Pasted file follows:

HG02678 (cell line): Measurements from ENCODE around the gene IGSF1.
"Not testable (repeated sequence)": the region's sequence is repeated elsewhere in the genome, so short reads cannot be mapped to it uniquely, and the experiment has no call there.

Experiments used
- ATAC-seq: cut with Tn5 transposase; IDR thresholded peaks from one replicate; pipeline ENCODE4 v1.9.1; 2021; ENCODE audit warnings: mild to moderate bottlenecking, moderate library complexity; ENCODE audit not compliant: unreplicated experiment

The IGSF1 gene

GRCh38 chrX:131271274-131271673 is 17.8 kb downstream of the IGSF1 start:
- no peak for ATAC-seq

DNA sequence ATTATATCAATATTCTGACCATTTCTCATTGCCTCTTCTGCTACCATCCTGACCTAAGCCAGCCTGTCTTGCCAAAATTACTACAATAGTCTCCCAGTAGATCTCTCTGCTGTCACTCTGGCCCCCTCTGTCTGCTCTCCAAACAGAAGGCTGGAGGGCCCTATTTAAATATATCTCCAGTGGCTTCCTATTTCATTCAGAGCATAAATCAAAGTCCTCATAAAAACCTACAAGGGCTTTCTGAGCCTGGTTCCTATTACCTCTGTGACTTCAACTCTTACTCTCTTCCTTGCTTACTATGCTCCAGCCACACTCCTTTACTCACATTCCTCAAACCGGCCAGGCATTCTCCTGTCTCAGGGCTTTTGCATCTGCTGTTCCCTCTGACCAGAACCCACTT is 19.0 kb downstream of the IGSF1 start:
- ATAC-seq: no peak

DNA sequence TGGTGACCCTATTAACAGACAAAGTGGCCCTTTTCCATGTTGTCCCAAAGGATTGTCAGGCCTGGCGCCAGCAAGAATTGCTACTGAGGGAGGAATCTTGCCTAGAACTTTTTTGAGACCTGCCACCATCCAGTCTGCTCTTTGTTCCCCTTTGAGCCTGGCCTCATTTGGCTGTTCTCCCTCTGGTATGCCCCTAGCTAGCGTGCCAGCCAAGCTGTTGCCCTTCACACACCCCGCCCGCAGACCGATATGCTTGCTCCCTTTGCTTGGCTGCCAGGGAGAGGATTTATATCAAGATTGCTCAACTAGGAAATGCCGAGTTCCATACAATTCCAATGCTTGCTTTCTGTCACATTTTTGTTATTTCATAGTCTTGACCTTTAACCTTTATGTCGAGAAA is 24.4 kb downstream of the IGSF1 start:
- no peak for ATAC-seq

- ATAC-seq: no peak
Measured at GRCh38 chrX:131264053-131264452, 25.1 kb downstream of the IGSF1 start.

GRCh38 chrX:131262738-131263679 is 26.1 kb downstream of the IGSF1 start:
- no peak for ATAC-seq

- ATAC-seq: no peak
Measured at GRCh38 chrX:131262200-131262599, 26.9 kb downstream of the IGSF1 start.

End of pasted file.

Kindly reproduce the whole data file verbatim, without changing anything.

HG02678 (cell line): Measurements from ENCODE around the gene IGSF1.
"Not testable (repeated sequence)": the region's sequence is repeated elsewhere in the genome, so short reads cannot be mapped to it uniquely, and the experiment has no call there.

Experiments used
- ATAC-seq: cut with Tn5 transposase; IDR thresholded peaks from one replicate; pipeline ENCODE4 v1.9.1; 2021; ENCODE audit warnings: mild to moderate bottlenecking, moderate library complexity; ENCODE audit not compliant: unreplicated experiment

The IGSF1 gene

GRCh38 chrX:131271274-131271673 is 17.8 kb downstream of the IGSF1 start:
- no peak for ATAC-seq

DNA sequence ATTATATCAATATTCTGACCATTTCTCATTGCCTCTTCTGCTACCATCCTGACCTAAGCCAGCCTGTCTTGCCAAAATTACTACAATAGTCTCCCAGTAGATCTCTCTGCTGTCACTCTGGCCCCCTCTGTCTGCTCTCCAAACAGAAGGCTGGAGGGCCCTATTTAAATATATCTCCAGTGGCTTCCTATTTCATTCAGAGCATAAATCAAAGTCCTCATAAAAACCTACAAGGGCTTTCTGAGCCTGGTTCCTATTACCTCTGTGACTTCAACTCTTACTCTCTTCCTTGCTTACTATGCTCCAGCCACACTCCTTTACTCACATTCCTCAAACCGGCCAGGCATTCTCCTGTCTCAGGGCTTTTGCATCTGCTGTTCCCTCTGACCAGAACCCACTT is 19.0 kb downstream of the IGSF1 start:
- ATAC-seq: no peak

DNA sequence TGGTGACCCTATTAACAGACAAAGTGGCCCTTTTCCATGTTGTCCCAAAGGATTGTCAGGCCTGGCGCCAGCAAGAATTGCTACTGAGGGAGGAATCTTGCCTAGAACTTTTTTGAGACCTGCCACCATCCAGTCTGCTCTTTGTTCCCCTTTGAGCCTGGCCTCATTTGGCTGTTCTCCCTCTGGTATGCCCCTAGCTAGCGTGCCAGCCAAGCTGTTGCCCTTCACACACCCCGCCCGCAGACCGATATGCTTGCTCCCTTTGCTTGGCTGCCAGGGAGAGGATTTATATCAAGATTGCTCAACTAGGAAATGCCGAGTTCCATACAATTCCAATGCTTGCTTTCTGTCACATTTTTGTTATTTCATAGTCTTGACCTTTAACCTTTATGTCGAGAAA is 24.4 kb downstream of the IGSF1 start:
- no peak for ATAC-seq

- ATAC-seq: no peak
Measured at GRCh38 chrX:131264053-131264452, 25.1 kb downstream of the IGSF1 start.

GRCh38 chrX:131262738-131263679 is 26.1 kb downstream of the IGSF1 start:
- no peak for ATAC-seq

- ATAC-seq: no peak
Measured at GRCh38 chrX:131262200-131262599, 26.9 kb downstream of the IGSF1 start.